Film Fridays: Loving review

(Courtesy of Focus Features)

Ruth Negga and Joel Edgerton play real life couple Richard and Mildred Loving. (Courtesy of Focus Features)

It’s shocking to think that in 1967, the state of Virginia had a law that prohibited interracial marriage. The new film Loving tells the story of an interracial couple’s fight to remain married and live in their state.

The film is based on the true story of Richard and Mildred Loving, who fell in love in the state of Virginia. In 1967, Virginia had a law that prohibited interracial marriage. This leads to Richard and Mildred being harassed by the police, and eventually forced to leave the state if they wanted to remain married. When Mildred becomes pregnant, she decides that she wants her family to be raised in Virginia. Mildred finds a defence attorney to fight the state. When that fails, Mildred doesn’t give up. Instead, she and her lawyer bring their case all the way to the Supreme Court. Richard and Mildred Loving’s fight is what some say was the driving force for all states accepting interracial marriage.

(Courtesy of Focus Features)

Joel Edgerton plays a quiet Richard Loving. (Courtesy of Focus Features)

Writer and director Jeff Nichols brings the story of Richard and Mildred Loving to the screen in a beautiful way. He doesn’t rely on landscapes or showy camera techniques to tell the story. Instead, he leaves the camera on the characters and lets the script and actors immerse the audience. Nichols’ script is extremely powerful. Hidden beneath the story of the fight for interracial marriage is the feeling of isolation. Richard and Mildred were driven out of their home by their government because they loved each other. They’re not only fighting for their love to be allowed in their state, but for them to be accepted there.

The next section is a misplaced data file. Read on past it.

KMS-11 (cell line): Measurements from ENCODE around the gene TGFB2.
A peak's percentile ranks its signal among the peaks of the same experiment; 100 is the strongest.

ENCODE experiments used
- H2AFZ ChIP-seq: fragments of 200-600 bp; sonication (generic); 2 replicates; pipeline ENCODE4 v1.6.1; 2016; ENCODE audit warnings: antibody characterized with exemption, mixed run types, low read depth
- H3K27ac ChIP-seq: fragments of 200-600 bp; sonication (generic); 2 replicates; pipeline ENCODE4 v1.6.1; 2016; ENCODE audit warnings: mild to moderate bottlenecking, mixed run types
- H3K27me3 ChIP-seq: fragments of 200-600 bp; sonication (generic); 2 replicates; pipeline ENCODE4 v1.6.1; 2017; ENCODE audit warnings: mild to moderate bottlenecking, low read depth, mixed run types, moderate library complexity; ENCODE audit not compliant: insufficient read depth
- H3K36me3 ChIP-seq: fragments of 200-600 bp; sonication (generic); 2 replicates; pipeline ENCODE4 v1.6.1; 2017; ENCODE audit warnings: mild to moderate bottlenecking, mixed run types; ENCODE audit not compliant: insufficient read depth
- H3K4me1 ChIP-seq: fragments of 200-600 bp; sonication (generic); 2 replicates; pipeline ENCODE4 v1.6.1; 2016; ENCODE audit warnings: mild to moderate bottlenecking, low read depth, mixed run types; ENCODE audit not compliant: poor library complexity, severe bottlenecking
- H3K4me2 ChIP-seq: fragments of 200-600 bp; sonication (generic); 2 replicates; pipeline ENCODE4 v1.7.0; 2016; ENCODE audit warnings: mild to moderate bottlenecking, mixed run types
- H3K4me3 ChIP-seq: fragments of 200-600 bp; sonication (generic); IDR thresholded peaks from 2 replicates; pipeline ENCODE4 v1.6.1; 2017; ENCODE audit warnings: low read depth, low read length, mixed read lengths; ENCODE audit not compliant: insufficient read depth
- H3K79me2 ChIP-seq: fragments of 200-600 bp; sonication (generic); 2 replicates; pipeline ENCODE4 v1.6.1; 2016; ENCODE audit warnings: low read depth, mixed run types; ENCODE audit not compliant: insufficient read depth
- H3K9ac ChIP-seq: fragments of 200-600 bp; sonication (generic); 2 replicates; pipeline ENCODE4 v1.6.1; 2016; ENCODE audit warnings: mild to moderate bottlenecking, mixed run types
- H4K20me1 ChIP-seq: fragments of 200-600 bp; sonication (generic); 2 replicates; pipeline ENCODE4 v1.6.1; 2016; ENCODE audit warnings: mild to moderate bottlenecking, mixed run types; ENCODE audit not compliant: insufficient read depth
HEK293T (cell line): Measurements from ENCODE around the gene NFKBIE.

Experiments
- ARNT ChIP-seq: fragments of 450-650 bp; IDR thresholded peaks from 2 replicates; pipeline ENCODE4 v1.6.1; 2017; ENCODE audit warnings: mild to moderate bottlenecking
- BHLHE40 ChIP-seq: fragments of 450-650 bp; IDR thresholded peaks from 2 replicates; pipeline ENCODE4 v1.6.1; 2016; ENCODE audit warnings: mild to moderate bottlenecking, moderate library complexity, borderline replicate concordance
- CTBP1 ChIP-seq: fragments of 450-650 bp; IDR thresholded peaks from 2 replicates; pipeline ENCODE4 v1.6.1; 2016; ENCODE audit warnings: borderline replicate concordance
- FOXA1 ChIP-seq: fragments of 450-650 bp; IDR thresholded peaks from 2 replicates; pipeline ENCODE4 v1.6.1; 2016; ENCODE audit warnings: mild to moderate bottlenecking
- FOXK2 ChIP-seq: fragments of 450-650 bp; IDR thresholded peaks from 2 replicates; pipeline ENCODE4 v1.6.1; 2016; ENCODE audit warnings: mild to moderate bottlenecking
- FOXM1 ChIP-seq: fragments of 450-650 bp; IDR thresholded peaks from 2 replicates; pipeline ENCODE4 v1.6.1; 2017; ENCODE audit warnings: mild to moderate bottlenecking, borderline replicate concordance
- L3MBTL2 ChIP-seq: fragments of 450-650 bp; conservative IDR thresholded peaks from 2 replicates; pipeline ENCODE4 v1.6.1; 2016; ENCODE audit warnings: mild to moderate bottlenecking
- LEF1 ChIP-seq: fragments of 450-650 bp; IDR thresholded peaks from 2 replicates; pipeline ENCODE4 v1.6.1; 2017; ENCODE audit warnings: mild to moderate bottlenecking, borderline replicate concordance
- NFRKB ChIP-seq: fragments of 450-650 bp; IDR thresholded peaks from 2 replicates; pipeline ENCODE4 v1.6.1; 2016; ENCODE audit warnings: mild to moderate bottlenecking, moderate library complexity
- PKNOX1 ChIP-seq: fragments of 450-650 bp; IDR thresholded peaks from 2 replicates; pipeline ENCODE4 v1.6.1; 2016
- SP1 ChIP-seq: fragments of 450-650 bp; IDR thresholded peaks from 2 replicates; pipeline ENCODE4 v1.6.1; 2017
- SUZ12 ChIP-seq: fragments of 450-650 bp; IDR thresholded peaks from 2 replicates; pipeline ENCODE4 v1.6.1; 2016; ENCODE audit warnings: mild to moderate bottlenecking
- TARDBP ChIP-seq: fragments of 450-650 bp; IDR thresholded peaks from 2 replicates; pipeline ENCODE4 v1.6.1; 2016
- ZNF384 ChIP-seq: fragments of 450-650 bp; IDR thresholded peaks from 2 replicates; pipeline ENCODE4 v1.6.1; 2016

Joel Edgerton plays a very restrained Richard Loving. In a film that’s about taking a fight to the Supreme Court for the allowance of his love, you would expect intense scenes. Yet, Edgerton is quiet. He stands tall, but mumbles his words. He doesn’t want a fight, he just wants to be with the woman he loves. In saying very little, Edgerton’s actions speak volumes. It’s in the way he holds his hands together that show he’s uncomfortable. It’s in the quivering of his lip and the arch of his eyebrow that tells you he’s angry. And it’s in the way his eyes glaze over when he looks at Mildred (Ruth Negga) that tells you he would do anything for her.

(Courtesy of Focus Features)

Ruth Negga plays a fierce Mildred Loving. (Courtesy of Focus Features)

Negga is stunning to watch as Mildred Loving. She’s a woman on a mission. Mildred is both kind and ruthless in her fight to raise her children in the same place she grew up. It doesn’t matter if she needs to break the law to visit her family, she will do it. Negga’s performance is also restrained, but seems abrupt because she’s acting opposite Edgerton, who’s very quiet. The confidence and strength Negga has in her posture and eyes shows Mildred’s determination to be accepted in Virginia. It’s a performance that will thrust rising star Negga into a sought after silver screen actress.

Where Loving falls short is in the running time. It felt too long for a film that could’ve centralized only one court case. Instead, it goes through all of the court cases the Loving’s faced. Because of this, it feels a little repetitive at certain times.

Overall, this film has a powerful story that will shock many. It also comes as a reminder that the fight for social justice and love is never easy. But, that doesn’t mean anyone should quit if they believe in what they’re fighting for.

Loving opens at Varsity cinema in Toronto on Nov. 11.

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